|Appears in Collections:||Literature and Languages eTheses|
|Title:||Gendering Liberation: "Deprivatising" Women's Subjectivity in the Prayer-Poetry of Dorothee Soelle|
|Author(s):||Neumann, Katja L E|
|Publisher:||University of Stirling|
|Abstract:||This study investigates the artistic expressions of women’s subjectivity in the prayer-poetry of Dorothee Sölle (1929-2003). My aim is to develop a critical introduction of Sölle’s poetry, in light of her theology and in conversation with literary theory, contextualising the reception of her work and the role of reception in subjectivity as these converge in her prayerful hermeneutic. In what I come to call “liturgical reception”, I provide a perspective on Sölle’s work on the basis of translations for an English speaking context. I draw on contemporary thought, ranging from feminism and liberation theology to hermeneutics, literary theory and philosophy, to shape the contour and scope of Sölle’s work. Addressing feminist debates that consider the role of gendered subjectivity in relation to pervasive hetero-normative structures, I facilitate Mary Gerhart’s notion of the “genric” and Luce Irigaray’s work on the “sexuate” to clarify the issues arising in Sölle’s poetry in the context of language and literature, as well as classic formulations of God and the Church. Thinking through gendered subjectivity allows liberation to emerge as a poetic process that opens up personal prayer for the wider community. In light of Sölle’s early comments on “Deprivatised Prayer” , I argue for a theopoetic conception of prayer which takes the Death of God not as an end point, but as a starting point for a consciously critical negotiation of gendered faith identity in community. The conditions of the Death of God, to Sölle a sign for the loss of immediacy in the sense of naïveté (Ricoeur) – and therefore a loss of unproblematic intimacy – require prayer to take into account its gendered situation, since prayer is never not embodied. Sölle’s portrayals of woman-lover, mother and artist both rely upon and differentiate the relationship between emancipation and solidarity that I see addressed by liberation hermeneutics as the work of co-creation. Thus emerges a theopoetic vision that does not dissolve gender difference in favour of a “general” salvation, but offers a critique of the process of liberation itself tied into our gendered engagements with a theological reception of women at prayer.|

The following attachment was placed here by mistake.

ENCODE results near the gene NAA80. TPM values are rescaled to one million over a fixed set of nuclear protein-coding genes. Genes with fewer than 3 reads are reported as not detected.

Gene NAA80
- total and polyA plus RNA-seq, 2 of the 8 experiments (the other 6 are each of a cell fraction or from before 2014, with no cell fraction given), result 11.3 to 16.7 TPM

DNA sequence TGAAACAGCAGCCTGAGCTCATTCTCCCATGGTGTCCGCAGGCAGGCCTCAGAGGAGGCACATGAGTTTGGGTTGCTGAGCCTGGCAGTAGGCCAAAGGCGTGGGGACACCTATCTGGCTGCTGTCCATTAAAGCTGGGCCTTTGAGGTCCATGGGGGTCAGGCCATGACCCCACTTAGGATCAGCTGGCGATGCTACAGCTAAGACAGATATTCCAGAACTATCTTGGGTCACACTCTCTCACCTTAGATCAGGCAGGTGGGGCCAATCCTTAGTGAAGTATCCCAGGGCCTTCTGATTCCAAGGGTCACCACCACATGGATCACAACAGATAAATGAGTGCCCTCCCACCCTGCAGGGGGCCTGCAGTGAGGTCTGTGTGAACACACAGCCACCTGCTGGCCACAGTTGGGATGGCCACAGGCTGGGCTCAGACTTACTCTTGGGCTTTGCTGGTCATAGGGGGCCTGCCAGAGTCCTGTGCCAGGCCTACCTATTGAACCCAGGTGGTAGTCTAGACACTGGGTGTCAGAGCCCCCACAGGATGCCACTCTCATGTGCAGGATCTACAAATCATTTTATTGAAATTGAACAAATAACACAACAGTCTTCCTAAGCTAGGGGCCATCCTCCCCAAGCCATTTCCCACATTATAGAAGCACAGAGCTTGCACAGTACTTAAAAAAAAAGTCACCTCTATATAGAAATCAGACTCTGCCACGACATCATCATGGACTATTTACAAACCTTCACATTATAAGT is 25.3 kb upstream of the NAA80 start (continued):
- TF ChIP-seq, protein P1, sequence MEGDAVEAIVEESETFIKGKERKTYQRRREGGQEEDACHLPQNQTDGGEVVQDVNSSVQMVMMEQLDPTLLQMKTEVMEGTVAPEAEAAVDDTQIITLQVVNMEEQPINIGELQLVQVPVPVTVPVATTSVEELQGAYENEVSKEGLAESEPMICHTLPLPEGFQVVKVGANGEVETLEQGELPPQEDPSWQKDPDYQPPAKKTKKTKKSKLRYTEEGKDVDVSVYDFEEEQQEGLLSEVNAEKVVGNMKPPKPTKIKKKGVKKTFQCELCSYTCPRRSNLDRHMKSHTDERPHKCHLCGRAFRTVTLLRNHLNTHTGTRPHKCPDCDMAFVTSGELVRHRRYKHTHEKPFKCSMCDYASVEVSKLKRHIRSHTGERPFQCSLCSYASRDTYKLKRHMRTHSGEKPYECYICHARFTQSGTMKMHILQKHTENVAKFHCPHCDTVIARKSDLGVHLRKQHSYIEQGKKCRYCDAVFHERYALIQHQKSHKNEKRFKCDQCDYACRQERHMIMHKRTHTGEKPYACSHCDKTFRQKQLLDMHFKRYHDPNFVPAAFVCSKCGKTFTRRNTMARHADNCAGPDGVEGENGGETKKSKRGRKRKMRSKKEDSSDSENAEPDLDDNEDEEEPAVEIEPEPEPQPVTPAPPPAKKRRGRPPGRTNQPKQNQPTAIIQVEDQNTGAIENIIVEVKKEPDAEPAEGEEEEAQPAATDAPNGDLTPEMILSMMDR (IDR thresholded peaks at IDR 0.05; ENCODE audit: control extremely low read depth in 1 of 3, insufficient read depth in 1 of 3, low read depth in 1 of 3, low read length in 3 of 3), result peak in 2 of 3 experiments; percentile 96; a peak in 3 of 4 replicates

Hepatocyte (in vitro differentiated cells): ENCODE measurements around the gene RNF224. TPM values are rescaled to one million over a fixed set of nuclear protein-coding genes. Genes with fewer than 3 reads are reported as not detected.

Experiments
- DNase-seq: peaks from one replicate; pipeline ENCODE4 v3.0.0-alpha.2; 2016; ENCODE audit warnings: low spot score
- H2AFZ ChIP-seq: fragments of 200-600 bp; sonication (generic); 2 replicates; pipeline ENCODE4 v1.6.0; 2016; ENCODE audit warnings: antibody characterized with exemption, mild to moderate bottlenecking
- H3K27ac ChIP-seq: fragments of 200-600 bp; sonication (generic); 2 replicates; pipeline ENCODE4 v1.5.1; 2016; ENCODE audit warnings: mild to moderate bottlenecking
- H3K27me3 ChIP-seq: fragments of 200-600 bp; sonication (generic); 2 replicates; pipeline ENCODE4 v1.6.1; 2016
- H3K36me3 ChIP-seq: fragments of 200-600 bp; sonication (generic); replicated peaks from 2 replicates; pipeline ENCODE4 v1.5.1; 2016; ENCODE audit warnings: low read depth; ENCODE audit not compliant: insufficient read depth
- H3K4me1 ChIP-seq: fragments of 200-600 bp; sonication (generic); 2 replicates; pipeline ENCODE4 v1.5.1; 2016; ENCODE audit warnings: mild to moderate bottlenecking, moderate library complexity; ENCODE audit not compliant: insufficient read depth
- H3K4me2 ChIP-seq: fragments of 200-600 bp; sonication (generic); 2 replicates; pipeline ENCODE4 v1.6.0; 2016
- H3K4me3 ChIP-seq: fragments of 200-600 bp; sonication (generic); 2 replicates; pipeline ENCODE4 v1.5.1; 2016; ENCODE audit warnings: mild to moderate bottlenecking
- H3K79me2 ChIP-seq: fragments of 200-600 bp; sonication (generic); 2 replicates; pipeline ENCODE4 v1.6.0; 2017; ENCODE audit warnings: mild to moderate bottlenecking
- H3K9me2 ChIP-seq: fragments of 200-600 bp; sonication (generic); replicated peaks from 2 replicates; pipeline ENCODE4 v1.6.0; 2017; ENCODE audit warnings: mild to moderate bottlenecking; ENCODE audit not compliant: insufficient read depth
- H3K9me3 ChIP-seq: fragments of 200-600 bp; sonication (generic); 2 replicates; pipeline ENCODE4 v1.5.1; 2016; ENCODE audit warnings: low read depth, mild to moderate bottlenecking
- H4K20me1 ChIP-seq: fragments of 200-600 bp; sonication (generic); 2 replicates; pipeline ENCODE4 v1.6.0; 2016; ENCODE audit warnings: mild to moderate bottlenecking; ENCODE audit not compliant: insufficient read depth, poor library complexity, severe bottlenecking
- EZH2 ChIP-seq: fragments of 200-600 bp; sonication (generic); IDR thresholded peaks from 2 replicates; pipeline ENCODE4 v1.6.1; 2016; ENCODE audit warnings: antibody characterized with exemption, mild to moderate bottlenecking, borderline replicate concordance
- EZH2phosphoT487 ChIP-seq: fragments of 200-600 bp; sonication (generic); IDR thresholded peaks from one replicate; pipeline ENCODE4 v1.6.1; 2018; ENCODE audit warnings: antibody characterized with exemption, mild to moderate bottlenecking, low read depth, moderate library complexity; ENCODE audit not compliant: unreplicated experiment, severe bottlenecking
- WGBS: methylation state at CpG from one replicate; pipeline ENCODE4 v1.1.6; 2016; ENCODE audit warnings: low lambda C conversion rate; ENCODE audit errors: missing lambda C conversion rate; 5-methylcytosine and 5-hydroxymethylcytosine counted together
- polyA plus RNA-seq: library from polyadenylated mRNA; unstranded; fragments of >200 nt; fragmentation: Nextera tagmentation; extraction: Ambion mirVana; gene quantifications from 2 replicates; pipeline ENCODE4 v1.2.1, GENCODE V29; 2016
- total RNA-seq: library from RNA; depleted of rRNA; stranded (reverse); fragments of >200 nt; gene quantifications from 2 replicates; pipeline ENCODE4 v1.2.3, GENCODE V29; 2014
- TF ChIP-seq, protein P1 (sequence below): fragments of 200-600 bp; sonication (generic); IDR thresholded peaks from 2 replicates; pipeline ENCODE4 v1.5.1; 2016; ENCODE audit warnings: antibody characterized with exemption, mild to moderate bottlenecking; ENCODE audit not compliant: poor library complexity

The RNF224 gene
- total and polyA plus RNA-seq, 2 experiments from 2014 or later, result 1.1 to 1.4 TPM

|Type:||Thesis or Dissertation|
|KN Thesis Final Print.pdf||PhD thesis||1.96 MB||Adobe PDF||Under Permanent Embargo Request a copy|
|KN Thesis_Redacted_28052015_Redacted.pdf||Redacted version of thesis||1.85 MB||Adobe PDF||View/Open|
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